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God, Sexuality and the Self

An Essay on the Trinity

Author(s)
Published
29/08/2013

Publisher writes

God, Sexuality and the Self is a new venture in systematic theology. Sarah Coakley invites the reader to re-conceive the relation of sexual desire and the desire for God and - through the lens of prayer practice - to chart the intrinsic connection of this relation to a theology of the Trinity. The goal is to integrate the demanding ascetical undertaking of prayer with the recovery of lost and neglected materials from the tradition and thus to reanimate doctrinal reflection both imaginatively and spiritually. What emerges is a vision of human longing for the triune God which is both edgy and compelling: Coakley's theologie totale questions standard shibboleths on 'sexuality' and 'gender' and thereby suggests a way beyond current destructive impasses in the churches. The book is clearly and accessibly written and will be of great interest to all scholars and students of theology.

Author Information

Sarah Coakley

Sarah Coakley is Norris–Hulse Professor of Divinity at the University of Cambridge. Her recent publications include Religion and the Body (Cambridge University Press, 2000), Powers and Submissions: Philosophy, Spirituality and Gender (2002), Pain and Its Transformations (2008), The Spiritual Senses (with Paul L. Gavrilyuk, Cambridge University Press, 2011) and Sacrifice Regained (Cambridge University Press, 2012). Coakley is also the editor of Re-Thinking Gregory of Nyssa (2003) and co-editor (with Charles M. Stang) of Re-Thinking Dionysius the Areopagite (2009).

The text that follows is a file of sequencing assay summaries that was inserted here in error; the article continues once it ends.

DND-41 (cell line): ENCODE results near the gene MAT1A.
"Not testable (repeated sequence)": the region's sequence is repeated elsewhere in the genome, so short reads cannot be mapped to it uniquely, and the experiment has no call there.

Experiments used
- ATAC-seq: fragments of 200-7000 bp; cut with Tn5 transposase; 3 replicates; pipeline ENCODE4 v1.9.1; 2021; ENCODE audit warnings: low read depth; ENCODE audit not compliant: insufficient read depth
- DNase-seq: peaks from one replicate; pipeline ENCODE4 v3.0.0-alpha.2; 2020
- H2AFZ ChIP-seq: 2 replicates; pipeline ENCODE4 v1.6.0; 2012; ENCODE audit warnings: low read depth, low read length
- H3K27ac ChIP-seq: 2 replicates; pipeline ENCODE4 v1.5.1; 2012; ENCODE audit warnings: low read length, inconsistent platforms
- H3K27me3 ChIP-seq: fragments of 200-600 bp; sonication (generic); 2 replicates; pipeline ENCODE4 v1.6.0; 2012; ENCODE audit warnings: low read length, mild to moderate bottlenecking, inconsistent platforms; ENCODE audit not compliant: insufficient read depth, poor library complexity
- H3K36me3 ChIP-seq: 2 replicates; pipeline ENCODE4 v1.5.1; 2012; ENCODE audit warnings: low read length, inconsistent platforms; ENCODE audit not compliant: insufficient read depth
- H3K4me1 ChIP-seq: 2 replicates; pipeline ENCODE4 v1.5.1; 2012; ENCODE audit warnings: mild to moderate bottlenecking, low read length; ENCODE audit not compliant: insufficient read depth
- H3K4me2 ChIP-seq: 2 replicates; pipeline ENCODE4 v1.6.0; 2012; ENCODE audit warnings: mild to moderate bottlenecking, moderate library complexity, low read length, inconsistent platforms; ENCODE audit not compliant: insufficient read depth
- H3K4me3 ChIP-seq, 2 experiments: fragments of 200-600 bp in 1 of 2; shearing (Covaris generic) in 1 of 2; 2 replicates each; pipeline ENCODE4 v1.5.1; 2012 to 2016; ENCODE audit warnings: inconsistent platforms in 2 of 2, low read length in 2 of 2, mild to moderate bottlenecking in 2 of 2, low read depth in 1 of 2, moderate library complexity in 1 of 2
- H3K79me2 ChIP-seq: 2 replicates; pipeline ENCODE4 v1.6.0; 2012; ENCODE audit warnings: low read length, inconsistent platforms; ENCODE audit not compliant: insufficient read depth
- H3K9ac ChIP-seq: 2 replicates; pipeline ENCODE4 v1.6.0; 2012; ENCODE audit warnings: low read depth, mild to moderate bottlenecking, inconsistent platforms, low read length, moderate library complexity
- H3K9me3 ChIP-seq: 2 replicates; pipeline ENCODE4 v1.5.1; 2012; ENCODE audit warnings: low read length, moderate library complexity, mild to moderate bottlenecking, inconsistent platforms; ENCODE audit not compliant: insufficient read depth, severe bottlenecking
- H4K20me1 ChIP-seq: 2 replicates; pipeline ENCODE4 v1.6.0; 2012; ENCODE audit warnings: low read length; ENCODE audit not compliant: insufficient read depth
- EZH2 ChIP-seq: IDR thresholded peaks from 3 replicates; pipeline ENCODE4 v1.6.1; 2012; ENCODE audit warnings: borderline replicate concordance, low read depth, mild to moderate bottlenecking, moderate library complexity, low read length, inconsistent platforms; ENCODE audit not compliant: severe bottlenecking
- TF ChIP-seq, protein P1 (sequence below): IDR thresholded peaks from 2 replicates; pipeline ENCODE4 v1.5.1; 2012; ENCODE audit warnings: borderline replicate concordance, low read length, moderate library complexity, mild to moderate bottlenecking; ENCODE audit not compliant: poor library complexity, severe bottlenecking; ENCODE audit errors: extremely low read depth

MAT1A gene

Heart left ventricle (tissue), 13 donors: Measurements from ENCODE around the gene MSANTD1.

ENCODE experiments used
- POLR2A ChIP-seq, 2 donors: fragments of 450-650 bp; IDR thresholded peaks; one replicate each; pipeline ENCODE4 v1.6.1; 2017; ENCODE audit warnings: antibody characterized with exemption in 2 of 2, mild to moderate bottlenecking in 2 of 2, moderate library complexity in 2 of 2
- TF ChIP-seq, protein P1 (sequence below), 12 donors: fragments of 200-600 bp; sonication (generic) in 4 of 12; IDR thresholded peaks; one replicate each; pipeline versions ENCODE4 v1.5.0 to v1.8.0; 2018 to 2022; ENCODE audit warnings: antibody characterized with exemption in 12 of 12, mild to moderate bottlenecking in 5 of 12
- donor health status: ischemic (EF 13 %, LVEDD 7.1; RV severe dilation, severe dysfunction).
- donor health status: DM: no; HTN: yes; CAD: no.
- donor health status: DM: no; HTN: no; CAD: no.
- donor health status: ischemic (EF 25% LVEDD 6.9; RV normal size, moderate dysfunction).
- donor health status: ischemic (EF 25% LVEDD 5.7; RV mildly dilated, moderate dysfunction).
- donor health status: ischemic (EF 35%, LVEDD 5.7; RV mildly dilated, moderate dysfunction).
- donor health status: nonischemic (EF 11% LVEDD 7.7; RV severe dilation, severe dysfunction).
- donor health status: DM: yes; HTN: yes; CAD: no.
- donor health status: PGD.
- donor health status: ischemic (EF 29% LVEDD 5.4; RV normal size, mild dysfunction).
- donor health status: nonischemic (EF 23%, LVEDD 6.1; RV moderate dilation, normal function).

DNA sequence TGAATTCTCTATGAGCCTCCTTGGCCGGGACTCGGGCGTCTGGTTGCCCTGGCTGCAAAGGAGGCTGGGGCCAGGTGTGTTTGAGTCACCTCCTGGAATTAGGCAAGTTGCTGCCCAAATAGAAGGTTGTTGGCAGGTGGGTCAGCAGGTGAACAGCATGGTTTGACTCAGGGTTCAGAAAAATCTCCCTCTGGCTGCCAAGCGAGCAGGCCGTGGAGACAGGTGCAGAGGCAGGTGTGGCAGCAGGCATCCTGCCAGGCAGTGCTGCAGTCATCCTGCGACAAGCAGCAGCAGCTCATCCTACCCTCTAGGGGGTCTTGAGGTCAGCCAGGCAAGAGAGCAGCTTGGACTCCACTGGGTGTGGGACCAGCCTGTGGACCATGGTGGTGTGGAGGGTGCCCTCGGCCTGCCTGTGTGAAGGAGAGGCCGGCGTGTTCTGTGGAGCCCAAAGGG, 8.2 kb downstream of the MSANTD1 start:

Judges' and contributors' comments

Martyn Percy: We’ve chosen things we think will be promising, that will stand the test of time.

Jane Williams: Coakley argues that desire is the most fundamental and telling facet of human identity, and that the Christian God, who is one yet three, calls us to desire the vision of ourselves as we are drawn into participation with the divine life.

Her thesis is built up through a searching engagement with the Fathers, with modern and post-modern philosophies of identity, and with practical research in praying communities.

This searching book refuses to see theology as a purely cerebral activity: instead, it is a way of encountering our deepest longings and allowing them to be transformed.

In a Christian world that is angry, loud and baffled about the nature and role of sexuality, Coakley’s approach offers a new way into a genuine theology of embodied beings.

Reader comments

Anne-Marie Naylor

10 October 2014 @ 13:11

Sounds brilliant - ordered.

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